There is no photo in this selection (and perhaps there is not in the entire archive of his shots) that is “the photo” of Gianni Berengo Gardin, the one that alone can tell the whole story of his experience and his complex journey. It is the humanity that Gianni Berengo Gardin has always explored in his work, in its social and collective dimensions. It is evident from the photos his approach to people, infinitely curious, but discreet and respectful. In no photo is private space violated, not even in those captured of passers-by, who with a barely hinted smile seem to give permission to the photograph. It is from the succession of these shots, like dots coming together in a puzzle game, that Gianni Berengo Gardin’s choices of language emerge. His gaze is never sided, never overtly political, of that politics referred to the dialectic between parties, but it is political in the way he reflects on society, on people, on the great changes in history, which he has helped to construct and orient with his reportage. His approach is always strictly adhering to a conception of photography as a documentary representation of reality, but the character of the photographer is always present in those ironic details, and in the unsettling point of view. He is able to create a restrained reflection, which does not come immediately look at the photo, but matures in the head. So like the couple riding away on a Vespa under the words “we are against the comfortable life,” or “Work Break, Milan, 1987” where we still wonder what the woman lying on the ground behind a small table does for a living.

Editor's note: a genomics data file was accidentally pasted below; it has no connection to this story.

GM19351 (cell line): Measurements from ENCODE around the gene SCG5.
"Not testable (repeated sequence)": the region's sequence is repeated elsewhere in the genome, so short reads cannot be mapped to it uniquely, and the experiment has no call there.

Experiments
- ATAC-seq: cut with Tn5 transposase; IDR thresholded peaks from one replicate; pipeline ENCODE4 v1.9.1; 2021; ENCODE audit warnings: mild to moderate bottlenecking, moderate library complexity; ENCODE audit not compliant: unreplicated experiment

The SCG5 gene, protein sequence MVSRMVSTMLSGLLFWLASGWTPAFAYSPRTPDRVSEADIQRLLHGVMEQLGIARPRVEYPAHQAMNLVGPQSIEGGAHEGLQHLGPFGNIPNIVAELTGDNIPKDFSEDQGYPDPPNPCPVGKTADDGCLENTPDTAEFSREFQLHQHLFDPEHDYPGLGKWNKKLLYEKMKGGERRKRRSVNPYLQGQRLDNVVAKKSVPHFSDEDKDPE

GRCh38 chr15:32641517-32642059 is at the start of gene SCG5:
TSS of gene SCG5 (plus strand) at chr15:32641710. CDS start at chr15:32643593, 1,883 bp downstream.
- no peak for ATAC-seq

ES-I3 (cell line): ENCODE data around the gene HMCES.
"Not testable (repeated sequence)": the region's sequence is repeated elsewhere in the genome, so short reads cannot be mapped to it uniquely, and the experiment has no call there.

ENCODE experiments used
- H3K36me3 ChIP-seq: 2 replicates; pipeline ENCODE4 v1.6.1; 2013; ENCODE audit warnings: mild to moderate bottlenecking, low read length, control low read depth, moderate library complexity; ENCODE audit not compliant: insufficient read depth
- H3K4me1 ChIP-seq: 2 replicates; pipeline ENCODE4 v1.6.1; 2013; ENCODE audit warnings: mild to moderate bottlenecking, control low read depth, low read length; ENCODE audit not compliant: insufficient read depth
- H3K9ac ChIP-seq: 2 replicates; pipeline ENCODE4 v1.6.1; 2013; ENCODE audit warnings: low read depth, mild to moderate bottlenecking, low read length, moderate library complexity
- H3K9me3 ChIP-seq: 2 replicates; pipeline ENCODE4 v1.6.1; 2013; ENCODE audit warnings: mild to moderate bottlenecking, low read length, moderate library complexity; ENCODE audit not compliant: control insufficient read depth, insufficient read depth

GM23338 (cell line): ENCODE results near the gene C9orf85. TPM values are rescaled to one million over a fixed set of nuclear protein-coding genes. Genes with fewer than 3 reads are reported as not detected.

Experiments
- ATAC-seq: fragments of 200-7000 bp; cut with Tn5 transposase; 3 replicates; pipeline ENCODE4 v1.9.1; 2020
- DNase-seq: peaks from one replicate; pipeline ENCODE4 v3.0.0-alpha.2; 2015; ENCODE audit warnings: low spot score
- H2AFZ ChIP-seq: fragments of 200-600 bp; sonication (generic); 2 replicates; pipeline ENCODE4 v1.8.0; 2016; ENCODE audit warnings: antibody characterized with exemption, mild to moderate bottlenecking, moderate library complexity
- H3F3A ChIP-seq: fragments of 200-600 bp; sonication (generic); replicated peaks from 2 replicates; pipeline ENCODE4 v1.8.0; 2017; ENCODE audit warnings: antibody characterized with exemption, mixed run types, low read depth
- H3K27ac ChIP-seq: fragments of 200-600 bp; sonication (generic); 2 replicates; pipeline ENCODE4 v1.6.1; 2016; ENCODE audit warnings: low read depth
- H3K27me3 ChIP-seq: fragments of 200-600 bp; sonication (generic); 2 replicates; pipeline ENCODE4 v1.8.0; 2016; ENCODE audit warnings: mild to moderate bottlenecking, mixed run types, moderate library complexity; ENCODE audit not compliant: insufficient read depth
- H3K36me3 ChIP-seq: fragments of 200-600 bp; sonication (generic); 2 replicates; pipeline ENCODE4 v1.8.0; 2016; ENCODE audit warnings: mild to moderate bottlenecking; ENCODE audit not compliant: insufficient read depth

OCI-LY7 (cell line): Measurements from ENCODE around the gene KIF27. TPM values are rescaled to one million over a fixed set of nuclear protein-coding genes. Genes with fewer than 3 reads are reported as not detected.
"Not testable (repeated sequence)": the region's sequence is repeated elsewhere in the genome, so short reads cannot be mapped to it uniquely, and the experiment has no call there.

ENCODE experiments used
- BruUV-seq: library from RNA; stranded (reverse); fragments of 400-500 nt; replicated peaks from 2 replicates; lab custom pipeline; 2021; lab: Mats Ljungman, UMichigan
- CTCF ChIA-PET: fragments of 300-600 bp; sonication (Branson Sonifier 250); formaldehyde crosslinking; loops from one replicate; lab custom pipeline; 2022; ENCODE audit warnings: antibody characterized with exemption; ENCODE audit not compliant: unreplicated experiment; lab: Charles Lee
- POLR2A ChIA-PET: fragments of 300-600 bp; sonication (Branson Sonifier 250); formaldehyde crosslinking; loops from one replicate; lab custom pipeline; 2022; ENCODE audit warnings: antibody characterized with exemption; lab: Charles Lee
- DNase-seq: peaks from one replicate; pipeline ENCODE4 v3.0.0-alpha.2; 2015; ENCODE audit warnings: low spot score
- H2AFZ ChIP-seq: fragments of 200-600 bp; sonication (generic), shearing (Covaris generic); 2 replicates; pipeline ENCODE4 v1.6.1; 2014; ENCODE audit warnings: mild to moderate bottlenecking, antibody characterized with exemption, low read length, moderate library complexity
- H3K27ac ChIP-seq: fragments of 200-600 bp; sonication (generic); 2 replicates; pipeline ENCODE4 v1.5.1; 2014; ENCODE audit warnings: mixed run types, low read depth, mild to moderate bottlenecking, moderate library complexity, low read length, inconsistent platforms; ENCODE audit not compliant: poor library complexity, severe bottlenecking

Gianni Berengo Gardin, Genova, 1998. © Gianni Berengo Gardin / Su gentile concessione di Fondazione Forma per la Fotografia
Gianni Berengo Gardin, Genoa, 1998. © Gianni Berengo Gardin / Courtesy of Fondazione Forma per la Fotografia.
Gianni Berengo Gardin, Venezia, 2004. © Gianni Berengo Gardin / Su gentile concessione di Fondazione Forma per la Fotografia
Gianni Berengo Gardin, Venice, 2004. © Gianni Berengo Gardin / Courtesy of Fondazione Forma per la Fotografia.
Gianni Berengo Gardin, Taranto, 2008. © Gianni Berengo Gardin / Su gentile concessione di Fondazione Forma per la Fotografia
Gianni Berengo Gardin, Taranto, 2008. © Gianni Berengo Gardin / Courtesy of Fondazione Forma per la Fotografia.